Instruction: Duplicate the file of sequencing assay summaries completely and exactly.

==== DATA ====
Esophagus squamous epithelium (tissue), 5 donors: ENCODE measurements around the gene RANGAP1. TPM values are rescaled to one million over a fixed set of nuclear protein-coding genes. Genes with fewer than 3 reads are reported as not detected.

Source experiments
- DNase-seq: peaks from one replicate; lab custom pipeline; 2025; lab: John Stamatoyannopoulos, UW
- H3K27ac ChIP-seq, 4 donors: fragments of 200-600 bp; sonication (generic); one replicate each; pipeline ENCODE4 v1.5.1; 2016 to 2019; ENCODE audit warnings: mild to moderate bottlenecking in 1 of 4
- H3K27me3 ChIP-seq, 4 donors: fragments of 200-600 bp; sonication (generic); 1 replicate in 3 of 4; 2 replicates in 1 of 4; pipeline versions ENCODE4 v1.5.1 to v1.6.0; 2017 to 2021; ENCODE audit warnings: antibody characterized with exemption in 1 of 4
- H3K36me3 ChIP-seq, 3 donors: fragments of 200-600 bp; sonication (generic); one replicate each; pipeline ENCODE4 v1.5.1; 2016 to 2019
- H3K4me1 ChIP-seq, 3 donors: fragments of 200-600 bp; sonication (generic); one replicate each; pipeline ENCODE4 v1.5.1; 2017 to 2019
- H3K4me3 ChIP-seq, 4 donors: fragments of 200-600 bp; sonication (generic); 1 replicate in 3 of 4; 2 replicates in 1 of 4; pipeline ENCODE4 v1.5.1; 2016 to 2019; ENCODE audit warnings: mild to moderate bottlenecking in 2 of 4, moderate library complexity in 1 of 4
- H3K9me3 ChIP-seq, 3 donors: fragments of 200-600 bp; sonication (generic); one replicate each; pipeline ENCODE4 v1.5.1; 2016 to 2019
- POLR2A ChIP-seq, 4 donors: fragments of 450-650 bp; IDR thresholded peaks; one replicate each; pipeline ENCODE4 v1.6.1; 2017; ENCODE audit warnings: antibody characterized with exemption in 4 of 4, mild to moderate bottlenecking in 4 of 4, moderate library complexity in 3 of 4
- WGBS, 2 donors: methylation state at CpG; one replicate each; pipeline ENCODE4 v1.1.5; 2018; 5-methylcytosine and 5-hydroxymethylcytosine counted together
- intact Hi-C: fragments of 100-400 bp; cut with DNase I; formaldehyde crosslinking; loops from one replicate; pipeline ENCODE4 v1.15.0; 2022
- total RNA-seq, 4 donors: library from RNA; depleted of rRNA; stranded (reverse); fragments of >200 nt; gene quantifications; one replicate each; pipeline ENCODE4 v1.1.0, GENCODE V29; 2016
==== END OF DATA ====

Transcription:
Esophagus squamous epithelium (tissue), 5 donors: ENCODE measurements around the gene RANGAP1. TPM values are rescaled to one million over a fixed set of nuclear protein-coding genes. Genes with fewer than 3 reads are reported as not detected.

Source experiments
- DNase-seq: peaks from one replicate; lab custom pipeline; 2025; lab: John Stamatoyannopoulos, UW
- H3K27ac ChIP-seq, 4 donors: fragments of 200-600 bp; sonication (generic); one replicate each; pipeline ENCODE4 v1.5.1; 2016 to 2019; ENCODE audit warnings: mild to moderate bottlenecking in 1 of 4
- H3K27me3 ChIP-seq, 4 donors: fragments of 200-600 bp; sonication (generic); 1 replicate in 3 of 4; 2 replicates in 1 of 4; pipeline versions ENCODE4 v1.5.1 to v1.6.0; 2017 to 2021; ENCODE audit warnings: antibody characterized with exemption in 1 of 4
- H3K36me3 ChIP-seq, 3 donors: fragments of 200-600 bp; sonication (generic); one replicate each; pipeline ENCODE4 v1.5.1; 2016 to 2019
- H3K4me1 ChIP-seq, 3 donors: fragments of 200-600 bp; sonication (generic); one replicate each; pipeline ENCODE4 v1.5.1; 2017 to 2019
- H3K4me3 ChIP-seq, 4 donors: fragments of 200-600 bp; sonication (generic); 1 replicate in 3 of 4; 2 replicates in 1 of 4; pipeline ENCODE4 v1.5.1; 2016 to 2019; ENCODE audit warnings: mild to moderate bottlenecking in 2 of 4, moderate library complexity in 1 of 4
- H3K9me3 ChIP-seq, 3 donors: fragments of 200-600 bp; sonication (generic); one replicate each; pipeline ENCODE4 v1.5.1; 2016 to 2019
- POLR2A ChIP-seq, 4 donors: fragments of 450-650 bp; IDR thresholded peaks; one replicate each; pipeline ENCODE4 v1.6.1; 2017; ENCODE audit warnings: antibody characterized with exemption in 4 of 4, mild to moderate bottlenecking in 4 of 4, moderate library complexity in 3 of 4
- WGBS, 2 donors: methylation state at CpG; one replicate each; pipeline ENCODE4 v1.1.5; 2018; 5-methylcytosine and 5-hydroxymethylcytosine counted together
- intact Hi-C: fragments of 100-400 bp; cut with DNase I; formaldehyde crosslinking; loops from one replicate; pipeline ENCODE4 v1.15.0; 2022
- total RNA-seq, 4 donors: library from RNA; depleted of rRNA; stranded (reverse); fragments of >200 nt; gene quantifications; one replicate each; pipeline ENCODE4 v1.1.0, GENCODE V29; 2016